Echocardiograms may predict which COVID-19 patients are at risk of developing heart issues, Johns Hopkins researchers find

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Echocardiograms may be useful in predicting which COVID-19 patients have the highest risk of developing atrial fibrillation, according to recent findings published in the Journal of the American Society of Echocardiography

The study involved 80 COVID-19 patients and 34 non-COVID-19 patients who were treated at The Johns Hopkins Hospital in Baltimore in the intensive or intermediate care units for respiratory issues between March and June 2020. None of the participants had a history of heart arrhythmia. 

Researchers evaluated patients' echocardiograms using a speckle-tracking strain, a type of analysis that helps show how well the left atrium moves with each heartbeat. Among COVID-19 patients who developed atrial fibrillation or flutter, researchers observed left atrial strain — which measures the movement of the left atrium's walls — was lower compared to COVID-19 patients who did not develop the heart conditions, at 22.3 percent and 30.4 percent, respectively.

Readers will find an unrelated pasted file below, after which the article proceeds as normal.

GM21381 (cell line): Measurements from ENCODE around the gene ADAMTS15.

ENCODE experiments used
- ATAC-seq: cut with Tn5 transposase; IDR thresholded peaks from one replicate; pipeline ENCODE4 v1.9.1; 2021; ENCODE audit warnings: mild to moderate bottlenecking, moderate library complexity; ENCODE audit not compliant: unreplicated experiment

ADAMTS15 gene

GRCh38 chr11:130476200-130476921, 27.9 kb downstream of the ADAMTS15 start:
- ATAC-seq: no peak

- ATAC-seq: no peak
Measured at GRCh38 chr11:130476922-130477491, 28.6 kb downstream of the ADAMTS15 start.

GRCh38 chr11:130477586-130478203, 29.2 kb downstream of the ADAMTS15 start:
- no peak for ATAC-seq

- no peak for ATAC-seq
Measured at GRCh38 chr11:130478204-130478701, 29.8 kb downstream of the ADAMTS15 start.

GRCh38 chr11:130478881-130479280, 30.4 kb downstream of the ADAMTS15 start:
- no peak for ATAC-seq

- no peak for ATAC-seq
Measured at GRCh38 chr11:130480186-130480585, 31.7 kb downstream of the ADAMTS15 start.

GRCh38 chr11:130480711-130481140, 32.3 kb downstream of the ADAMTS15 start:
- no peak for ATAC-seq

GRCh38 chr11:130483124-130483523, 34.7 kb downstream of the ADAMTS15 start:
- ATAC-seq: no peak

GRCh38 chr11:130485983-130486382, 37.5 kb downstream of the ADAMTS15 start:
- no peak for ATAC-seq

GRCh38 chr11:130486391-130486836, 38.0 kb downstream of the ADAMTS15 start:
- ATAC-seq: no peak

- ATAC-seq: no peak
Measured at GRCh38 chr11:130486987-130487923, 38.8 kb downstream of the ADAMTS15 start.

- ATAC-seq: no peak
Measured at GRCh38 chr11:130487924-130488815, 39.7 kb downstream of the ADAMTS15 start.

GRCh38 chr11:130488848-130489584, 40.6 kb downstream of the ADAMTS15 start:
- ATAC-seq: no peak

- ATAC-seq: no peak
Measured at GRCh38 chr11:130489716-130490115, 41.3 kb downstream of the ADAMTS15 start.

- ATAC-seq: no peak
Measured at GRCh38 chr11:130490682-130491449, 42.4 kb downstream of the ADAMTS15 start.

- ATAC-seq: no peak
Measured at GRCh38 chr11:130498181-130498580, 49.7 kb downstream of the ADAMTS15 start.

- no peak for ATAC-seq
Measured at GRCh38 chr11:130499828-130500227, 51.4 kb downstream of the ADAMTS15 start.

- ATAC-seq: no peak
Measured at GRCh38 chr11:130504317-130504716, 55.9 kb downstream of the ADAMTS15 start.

"A lot of patients already get echocardiograms while in the hospital; the addition of a strain analysis requires no extra scanning of the patient," said Erin Goerlich, MD, first study author and cardiology fellow at Johns Hopkins University School of Medicine. "So this is a safe and affordable new data point that can clue us in about who might develop atrial fibrillation." 

Researchers also observed that COVID-19 patients who developed the heart complication had higher levels of troponin and NT-proBNP — heart-related proteins — in blood test samples, compared to other COVID-19 patients, according to the May 30 findings. 

"This tells us that COVID-19 patients with high levels of these biomarkers should be followed more closely and may benefit from an echocardiogram," Dr. Goerlich said. 

To view the full report, click here.

 

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